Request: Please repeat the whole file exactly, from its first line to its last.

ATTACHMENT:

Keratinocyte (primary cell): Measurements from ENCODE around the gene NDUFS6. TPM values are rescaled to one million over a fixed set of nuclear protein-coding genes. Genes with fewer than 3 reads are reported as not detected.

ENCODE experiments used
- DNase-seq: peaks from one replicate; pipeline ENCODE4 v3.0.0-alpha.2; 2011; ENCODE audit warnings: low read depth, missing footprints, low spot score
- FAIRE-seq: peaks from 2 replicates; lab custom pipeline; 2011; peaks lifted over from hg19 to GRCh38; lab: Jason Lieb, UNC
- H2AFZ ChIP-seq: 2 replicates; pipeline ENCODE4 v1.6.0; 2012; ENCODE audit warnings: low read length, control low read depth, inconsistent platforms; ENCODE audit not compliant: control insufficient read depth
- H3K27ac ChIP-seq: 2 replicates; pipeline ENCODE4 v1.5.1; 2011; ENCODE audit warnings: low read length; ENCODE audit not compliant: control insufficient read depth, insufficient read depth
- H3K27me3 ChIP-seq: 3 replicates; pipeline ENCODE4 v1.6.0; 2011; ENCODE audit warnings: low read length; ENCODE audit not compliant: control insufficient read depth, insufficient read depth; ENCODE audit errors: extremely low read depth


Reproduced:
Keratinocyte (primary cell): Measurements from ENCODE around the gene NDUFS6. TPM values are rescaled to one million over a fixed set of nuclear protein-coding genes. Genes with fewer than 3 reads are reported as not detected.

ENCODE experiments used
- DNase-seq: peaks from one replicate; pipeline ENCODE4 v3.0.0-alpha.2; 2011; ENCODE audit warnings: low read depth, missing footprints, low spot score
- FAIRE-seq: peaks from 2 replicates; lab custom pipeline; 2011; peaks lifted over from hg19 to GRCh38; lab: Jason Lieb, UNC
- H2AFZ ChIP-seq: 2 replicates; pipeline ENCODE4 v1.6.0; 2012; ENCODE audit warnings: low read length, control low read depth, inconsistent platforms; ENCODE audit not compliant: control insufficient read depth
- H3K27ac ChIP-seq: 2 replicates; pipeline ENCODE4 v1.5.1; 2011; ENCODE audit warnings: low read length; ENCODE audit not compliant: control insufficient read depth, insufficient read depth
- H3K27me3 ChIP-seq: 3 replicates; pipeline ENCODE4 v1.6.0; 2011; ENCODE audit warnings: low read length; ENCODE audit not compliant: control insufficient read depth, insufficient read depth; ENCODE audit errors: extremely low read depth